Painting kitchen cabinets (HVLP sprayer)

I gave up on staining the cabinets and am considering painting them. A stain will keep the kitchen dark and the cabinets are already outdated as is.
Previous posts show that people had the best results with a HVLP sprayer and using oil based primer and paints. (2 coats primer, 2 coats paint, 1 poly).
Building on that, Any paint suggestions, thining techniques, or painting sprayer suggestions (wagner HVLP?)?
C_kubie
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Ben Moore has enamel underbody a primer made for sanding with 300g, for a low sheen use satin impervo, high gloss , use Impervo. You dont need or want a poly topcoat or need 2 coats primer and finish
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So skip the primer and the poly.
Two coats of paint and done?
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You need to prime, maybe 2 coats if you spray thin but the moore Enamel underbody is a sandable primer for wood, sandable oil primers are rare for wood that can be brushed on. Like a car, the quality finishes are all in the sanding to get rid of bumps and orange peel, so you can sand out any imperfections you spray on, and wood grain, so it is perfectly smooth for the finish coat. Experiment on scrap sheet wood first to get technique, your finish coat is it. But now with spraying you have alot of options on different sanding primers and even more durable paints, I just told you about Benjamin Moore, not pro spray paints for HVLP like laquer and epoxys etc .
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m Ransley wrote:

They are indeed and I am really glad you posted about it!
--
dadiOH
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With Benjamin Moore Enamal Underbody brushed on, then sanded with 300-400g then painted with a Real paint like Ben Moore oil Impervo line or Pratt & Lambert Effecto line, adding Penetrol, using a very good Hair brush you can honestly get a sprayed on look brushless and smooth. This is the way it used to be done all the time on all quality wood room trim. Very few painters know how to get great results today. Of course spraying is easier as long as you don`t drip or undercover getting orange peel. Sure it is the most expensive primer - paint but some jobs deserve it.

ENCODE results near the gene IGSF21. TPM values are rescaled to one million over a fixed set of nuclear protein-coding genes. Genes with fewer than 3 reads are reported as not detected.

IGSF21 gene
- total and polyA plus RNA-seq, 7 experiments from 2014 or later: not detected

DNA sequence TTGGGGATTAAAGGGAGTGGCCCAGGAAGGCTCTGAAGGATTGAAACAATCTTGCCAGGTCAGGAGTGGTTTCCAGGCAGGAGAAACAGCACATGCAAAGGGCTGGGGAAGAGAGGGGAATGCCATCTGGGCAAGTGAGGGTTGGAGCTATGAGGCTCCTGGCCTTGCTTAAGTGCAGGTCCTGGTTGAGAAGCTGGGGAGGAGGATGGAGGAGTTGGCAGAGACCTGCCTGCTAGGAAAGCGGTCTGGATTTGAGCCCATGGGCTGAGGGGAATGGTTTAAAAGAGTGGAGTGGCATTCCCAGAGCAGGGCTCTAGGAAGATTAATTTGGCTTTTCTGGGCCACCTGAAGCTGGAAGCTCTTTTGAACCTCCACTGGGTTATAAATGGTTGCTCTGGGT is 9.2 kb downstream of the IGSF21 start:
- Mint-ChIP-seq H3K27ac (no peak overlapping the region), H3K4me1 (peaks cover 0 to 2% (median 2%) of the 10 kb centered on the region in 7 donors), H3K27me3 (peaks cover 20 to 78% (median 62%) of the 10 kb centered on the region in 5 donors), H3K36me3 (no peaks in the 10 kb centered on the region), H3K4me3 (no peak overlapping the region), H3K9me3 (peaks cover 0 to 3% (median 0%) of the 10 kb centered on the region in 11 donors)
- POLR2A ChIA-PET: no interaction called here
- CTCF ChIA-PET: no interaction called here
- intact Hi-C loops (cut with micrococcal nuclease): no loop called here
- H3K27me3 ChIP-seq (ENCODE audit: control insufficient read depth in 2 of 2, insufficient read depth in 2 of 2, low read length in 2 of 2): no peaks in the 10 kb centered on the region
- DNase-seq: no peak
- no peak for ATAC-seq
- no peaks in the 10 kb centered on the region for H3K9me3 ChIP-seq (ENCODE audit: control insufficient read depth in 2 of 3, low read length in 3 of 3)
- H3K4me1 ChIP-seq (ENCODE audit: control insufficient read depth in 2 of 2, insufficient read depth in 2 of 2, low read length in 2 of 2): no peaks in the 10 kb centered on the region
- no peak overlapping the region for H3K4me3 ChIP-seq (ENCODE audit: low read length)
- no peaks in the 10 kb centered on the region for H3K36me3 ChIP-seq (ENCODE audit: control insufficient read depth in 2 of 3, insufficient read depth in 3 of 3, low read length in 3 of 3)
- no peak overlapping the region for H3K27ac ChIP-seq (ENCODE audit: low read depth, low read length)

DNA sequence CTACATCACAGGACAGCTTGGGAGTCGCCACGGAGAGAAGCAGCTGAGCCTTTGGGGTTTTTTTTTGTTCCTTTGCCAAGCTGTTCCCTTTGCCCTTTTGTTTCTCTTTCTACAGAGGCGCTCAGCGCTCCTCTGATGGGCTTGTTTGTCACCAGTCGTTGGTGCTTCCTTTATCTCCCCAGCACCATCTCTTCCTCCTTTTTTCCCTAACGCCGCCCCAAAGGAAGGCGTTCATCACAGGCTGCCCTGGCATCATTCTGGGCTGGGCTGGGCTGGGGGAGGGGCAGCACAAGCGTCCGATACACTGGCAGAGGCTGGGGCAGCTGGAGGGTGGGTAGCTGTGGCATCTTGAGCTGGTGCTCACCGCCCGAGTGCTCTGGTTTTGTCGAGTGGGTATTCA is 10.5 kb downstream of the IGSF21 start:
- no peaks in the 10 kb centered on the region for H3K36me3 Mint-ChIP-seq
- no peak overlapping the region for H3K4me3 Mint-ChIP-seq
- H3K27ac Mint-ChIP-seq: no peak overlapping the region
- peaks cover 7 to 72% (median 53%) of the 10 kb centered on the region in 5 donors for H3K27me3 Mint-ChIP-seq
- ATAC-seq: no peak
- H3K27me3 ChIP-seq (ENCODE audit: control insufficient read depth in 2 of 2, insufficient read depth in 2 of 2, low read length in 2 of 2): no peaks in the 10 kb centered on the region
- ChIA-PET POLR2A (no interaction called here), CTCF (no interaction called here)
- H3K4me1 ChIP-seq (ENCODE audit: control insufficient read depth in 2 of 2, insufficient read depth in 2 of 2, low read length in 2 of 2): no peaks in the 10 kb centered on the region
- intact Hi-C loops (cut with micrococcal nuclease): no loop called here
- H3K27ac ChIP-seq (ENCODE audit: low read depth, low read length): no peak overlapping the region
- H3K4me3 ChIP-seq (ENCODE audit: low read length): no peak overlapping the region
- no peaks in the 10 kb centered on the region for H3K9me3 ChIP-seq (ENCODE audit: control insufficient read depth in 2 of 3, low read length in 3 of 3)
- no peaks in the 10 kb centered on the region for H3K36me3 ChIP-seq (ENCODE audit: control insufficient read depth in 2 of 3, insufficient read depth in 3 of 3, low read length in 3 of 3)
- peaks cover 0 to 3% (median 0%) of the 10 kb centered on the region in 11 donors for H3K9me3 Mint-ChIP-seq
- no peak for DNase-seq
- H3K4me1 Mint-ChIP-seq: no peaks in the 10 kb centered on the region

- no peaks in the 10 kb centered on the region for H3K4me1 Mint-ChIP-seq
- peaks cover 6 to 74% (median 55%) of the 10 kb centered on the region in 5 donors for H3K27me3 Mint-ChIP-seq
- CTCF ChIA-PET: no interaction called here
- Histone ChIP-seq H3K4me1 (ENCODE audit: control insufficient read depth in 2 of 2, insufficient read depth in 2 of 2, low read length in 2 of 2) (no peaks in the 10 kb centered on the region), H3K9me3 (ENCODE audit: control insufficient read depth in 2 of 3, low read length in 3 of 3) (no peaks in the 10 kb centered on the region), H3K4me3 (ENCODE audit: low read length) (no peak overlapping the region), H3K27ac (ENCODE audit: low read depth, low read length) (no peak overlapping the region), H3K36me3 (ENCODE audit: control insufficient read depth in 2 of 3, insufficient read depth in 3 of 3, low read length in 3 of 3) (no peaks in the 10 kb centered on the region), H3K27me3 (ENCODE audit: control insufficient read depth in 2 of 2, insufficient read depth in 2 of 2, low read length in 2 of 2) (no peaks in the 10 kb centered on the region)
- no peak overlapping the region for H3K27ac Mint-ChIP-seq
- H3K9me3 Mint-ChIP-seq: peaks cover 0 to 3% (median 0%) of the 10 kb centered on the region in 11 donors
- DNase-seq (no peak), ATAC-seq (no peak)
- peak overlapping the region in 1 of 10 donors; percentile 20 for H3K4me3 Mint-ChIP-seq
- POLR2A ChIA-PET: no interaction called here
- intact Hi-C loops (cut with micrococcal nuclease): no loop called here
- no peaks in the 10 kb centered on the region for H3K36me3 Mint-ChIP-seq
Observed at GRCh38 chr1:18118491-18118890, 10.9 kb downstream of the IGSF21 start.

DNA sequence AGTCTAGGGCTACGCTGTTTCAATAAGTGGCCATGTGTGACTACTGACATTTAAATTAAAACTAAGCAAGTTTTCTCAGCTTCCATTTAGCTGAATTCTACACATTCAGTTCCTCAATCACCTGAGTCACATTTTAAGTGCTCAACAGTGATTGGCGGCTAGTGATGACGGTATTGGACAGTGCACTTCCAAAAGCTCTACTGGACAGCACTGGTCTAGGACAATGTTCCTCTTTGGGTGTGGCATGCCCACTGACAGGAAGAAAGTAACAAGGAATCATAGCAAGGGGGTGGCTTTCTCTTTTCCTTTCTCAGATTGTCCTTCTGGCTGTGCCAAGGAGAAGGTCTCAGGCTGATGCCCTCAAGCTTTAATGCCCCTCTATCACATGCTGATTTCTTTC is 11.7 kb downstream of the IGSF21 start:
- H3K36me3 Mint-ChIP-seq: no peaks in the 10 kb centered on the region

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On 18 Mar 2005 09:01:20 -0800, c snipped-for-privacy@yahoo.com wrote:

Be sure to clean & sand them well. Any wax residue will cause you mucho headaches later. Remember liquid gold? Nightmarish stuff.
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What is on them now?
What was on them before?
Are you looking for a glossy finish?
I would suggest that you go to a paint store (not Lowe's or HD), preferably one that specializes in working with commercial painters. With the answers to the above questions, ask for their advice. Make sure that the sanding sealer, primer, finish paint, clear coat, etc are chemically compatible. They will probably tell you to buy all in the same brand, but be very clear about families of products within one brand. Be very clear about mixing latex and oil. Be very clear about sand papers / steel wool / etc.
HVLP is an excellent paint gun. Unless you have additional uses, ask at the very same paint store about renting a dedicated HVLP system. If you already own a substantial compressor you may get your best bang for the buck with an HVLP conversion gun.
(top posted for your convenience) ^^^^^^^^^^^^^^^^^^^^^^^^^^^^^^^^^ Keep the whole world singing . . . . DanG (remove the sevens) snipped-for-privacy@7cox.net

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c snipped-for-privacy@yahoo.com wrote:

Preparation is everything. The paint job will be no better than the surface to which it is applied. No reason for poly.
-- dadiOH ____________________________
dadiOH's dandies v3.06... ...a help file of info about MP3s, recording from LP/cassette and tips & tricks on this and that. Get it at http://mysite.verizon.net/xico
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